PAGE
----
5.6A Analysis of Convectively Induced Turbulence (CIT) within the Shallow Convections in Seoul, South Korea

Tuesday, 14 January 2020: 11:45 AM
206A (Boston Convention and Exhibition Center)
Jung-Hoon Kim, Seoul National Univ., Seoul, Korea, Republic of (South); and N. W. Lee, S. W. Baek, and G. W. Lee

Turbulence that directly affect aircraft near the convective system is regarded as the Convectively Induced Turbulence (CIT). Although it is possible for pilots to tactically avoid the possible CIT regions by looking at the on-board radar echoes, it is necessary to aware which areas have more hazardous CIT within the clouds. On October 28, 2018, moderate-or-greater (MOG) CIT with a sudden variation in vertical acceleration (g) between +0.6 g and +1.6 g is occurred at z = 2.2 km within the shallow convection bands near Seoul (37.59"° N, 126.63°E) right after aircraft took off. 1-Hz sampling rate of flight data and 5-min frequency of ground-based radar data are used to understand the environmental condition responsible for this MOG CIT.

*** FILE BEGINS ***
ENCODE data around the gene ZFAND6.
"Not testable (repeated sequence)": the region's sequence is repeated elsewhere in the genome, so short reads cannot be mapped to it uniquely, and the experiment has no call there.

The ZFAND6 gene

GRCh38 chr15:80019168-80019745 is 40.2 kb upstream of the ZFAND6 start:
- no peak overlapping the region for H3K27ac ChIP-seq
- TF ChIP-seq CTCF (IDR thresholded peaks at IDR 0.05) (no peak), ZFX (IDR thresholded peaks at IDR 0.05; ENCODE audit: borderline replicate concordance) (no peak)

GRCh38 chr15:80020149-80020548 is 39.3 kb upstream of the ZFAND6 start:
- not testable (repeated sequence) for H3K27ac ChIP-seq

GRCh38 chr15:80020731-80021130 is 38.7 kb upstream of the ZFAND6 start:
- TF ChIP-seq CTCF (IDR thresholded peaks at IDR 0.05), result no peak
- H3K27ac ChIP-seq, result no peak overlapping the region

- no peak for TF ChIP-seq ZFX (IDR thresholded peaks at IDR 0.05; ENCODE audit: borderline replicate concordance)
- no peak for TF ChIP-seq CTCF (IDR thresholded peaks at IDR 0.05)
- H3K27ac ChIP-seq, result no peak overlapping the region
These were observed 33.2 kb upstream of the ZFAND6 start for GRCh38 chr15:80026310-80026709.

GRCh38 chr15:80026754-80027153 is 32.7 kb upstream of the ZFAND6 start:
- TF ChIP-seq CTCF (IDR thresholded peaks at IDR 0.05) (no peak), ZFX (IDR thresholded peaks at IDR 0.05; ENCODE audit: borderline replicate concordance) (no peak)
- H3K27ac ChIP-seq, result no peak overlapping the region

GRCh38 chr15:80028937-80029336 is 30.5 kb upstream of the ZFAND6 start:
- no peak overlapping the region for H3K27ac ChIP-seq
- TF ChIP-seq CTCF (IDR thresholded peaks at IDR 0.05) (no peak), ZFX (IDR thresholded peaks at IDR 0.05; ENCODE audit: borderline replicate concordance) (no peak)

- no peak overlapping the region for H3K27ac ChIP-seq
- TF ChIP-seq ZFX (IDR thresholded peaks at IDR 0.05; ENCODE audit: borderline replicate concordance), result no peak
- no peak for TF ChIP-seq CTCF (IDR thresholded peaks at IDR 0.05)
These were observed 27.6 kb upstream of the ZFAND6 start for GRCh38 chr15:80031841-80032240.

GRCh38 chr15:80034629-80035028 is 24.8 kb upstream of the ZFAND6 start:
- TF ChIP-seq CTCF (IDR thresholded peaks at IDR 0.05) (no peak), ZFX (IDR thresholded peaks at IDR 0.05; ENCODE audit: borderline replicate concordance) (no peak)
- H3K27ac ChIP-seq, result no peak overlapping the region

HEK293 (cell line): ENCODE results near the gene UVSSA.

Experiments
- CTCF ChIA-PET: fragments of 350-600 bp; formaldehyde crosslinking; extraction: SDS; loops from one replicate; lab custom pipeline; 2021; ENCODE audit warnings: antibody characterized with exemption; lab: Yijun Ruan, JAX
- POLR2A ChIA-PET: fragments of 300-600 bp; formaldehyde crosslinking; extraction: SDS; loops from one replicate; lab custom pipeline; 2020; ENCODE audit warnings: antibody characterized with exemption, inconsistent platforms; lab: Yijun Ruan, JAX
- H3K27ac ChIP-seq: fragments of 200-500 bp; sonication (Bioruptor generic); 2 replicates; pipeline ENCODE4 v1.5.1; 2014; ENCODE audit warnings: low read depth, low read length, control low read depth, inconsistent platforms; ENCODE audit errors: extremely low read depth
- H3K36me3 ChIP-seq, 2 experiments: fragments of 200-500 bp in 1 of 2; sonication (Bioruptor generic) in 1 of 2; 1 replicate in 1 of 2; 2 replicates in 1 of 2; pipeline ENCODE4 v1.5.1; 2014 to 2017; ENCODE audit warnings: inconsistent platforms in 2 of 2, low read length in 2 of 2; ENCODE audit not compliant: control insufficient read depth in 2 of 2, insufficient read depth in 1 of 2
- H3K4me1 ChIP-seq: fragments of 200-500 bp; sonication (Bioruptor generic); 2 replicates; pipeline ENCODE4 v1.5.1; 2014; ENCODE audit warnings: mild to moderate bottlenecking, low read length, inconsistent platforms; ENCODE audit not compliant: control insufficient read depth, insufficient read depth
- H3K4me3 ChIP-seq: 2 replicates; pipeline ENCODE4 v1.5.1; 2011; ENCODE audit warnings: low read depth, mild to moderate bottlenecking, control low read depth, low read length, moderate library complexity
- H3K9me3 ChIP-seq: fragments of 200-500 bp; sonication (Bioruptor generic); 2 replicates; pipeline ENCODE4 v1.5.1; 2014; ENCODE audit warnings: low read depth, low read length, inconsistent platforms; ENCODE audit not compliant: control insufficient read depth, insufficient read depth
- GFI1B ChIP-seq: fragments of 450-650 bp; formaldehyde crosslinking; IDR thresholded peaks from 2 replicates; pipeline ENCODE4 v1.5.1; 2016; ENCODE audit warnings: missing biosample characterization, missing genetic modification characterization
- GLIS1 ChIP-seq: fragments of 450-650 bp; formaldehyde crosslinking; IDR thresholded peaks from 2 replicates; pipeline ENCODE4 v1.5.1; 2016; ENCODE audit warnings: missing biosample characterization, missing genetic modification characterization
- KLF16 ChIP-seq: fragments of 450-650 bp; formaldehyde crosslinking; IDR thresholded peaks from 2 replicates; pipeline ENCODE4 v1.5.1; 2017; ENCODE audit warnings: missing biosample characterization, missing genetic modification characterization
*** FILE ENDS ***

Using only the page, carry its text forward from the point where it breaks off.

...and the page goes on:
Using the flight data, we estimate the cube root of Eddy Dissipation Rate (EDR; m2/3 s-1) by finding the best fit of the Kolmogorov scale (k-5/3) on the wind spectra for every 1-min interval, which shows this CIT has about 0.4 m2/3 s-1 of EDR corresponding to the MOG intensity at the incident time (0542 UTC). From the radar data, reflectivity (dBZ) confirms that the shallow convective bands have higher dBZ near the surface and their tops are about 4 km above the ground. Spectral Width (SW; m s-1) observed by the Doppler radar indicates the scattering degree of wind velocity in a given scanning volume, inferring the magnitudes of atmospheric turbulence. In this case, SW showed the highest value (~ 4 m s-1) in the upper part of the shallow convection, which is consistent with the accident location.

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